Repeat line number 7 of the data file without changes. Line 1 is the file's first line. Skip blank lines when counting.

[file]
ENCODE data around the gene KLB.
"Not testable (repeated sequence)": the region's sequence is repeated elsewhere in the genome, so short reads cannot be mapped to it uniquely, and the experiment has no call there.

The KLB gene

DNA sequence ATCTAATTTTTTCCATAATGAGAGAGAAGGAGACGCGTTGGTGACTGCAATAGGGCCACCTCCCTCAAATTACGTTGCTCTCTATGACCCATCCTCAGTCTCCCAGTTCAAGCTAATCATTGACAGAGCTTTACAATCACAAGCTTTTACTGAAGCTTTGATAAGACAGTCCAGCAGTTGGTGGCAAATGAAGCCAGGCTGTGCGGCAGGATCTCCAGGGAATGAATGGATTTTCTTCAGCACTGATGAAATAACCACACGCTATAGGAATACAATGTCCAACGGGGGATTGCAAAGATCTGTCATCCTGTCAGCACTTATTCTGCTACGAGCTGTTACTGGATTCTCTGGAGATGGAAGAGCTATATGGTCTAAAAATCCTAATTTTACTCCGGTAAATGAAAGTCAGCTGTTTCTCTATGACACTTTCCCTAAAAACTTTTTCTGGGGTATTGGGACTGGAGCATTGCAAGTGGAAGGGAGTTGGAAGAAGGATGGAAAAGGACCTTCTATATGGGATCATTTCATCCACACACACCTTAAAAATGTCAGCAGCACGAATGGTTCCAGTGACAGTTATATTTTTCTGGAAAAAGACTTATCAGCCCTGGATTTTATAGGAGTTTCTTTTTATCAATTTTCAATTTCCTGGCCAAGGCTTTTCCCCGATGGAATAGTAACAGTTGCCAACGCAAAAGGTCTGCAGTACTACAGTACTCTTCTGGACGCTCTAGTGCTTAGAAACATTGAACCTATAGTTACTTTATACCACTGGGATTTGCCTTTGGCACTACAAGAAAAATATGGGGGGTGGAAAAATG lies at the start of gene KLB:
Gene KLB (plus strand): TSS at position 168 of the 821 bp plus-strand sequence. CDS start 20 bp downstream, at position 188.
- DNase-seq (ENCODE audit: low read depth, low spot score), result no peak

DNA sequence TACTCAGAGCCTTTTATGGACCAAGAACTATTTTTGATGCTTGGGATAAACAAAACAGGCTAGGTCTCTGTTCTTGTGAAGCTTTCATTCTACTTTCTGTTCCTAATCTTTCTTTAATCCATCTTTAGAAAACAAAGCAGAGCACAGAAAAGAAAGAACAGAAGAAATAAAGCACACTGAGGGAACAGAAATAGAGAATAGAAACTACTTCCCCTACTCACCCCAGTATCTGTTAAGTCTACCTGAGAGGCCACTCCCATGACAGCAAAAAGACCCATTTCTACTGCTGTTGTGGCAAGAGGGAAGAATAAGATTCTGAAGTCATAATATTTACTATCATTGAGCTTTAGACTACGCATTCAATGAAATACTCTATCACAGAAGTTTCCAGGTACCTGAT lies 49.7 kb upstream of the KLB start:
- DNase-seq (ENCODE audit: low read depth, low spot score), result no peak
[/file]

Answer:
DNA sequence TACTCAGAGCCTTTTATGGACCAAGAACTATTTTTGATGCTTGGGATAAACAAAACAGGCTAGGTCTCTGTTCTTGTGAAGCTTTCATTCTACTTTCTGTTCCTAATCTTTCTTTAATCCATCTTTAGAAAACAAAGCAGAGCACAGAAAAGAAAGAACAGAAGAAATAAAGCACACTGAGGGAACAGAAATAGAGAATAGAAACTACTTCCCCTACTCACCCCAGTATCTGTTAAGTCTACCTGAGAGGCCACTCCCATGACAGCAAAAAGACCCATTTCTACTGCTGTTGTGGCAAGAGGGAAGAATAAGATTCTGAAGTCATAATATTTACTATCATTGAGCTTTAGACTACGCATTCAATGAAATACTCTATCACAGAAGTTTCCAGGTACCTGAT lies 49.7 kb upstream of the KLB start: